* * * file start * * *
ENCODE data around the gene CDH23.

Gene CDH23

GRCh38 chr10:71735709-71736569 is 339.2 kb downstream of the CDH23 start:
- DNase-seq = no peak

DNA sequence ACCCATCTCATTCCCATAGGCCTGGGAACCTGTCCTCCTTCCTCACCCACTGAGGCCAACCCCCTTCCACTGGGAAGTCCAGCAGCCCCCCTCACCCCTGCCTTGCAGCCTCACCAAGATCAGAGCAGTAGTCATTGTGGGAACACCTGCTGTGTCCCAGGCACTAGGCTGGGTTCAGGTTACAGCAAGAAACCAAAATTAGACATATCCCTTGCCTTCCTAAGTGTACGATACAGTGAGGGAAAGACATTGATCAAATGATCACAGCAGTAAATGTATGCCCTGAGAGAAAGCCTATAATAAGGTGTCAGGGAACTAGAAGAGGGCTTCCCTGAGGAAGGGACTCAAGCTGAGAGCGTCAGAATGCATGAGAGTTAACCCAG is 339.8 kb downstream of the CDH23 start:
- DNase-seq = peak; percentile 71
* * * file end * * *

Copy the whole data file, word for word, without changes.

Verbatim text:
ENCODE data around the gene CDH23.

Gene CDH23

GRCh38 chr10:71735709-71736569 is 339.2 kb downstream of the CDH23 start:
- DNase-seq = no peak

DNA sequence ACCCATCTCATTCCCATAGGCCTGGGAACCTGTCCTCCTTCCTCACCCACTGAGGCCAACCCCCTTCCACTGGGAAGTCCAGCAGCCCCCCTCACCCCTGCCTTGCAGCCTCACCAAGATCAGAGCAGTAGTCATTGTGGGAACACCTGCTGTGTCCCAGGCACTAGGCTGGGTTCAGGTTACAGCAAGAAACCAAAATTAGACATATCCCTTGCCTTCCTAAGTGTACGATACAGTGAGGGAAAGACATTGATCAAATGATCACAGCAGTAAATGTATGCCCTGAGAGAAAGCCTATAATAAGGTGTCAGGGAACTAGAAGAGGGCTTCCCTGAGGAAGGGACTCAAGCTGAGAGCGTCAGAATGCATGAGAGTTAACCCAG is 339.8 kb downstream of the CDH23 start:
- DNase-seq = peak; percentile 71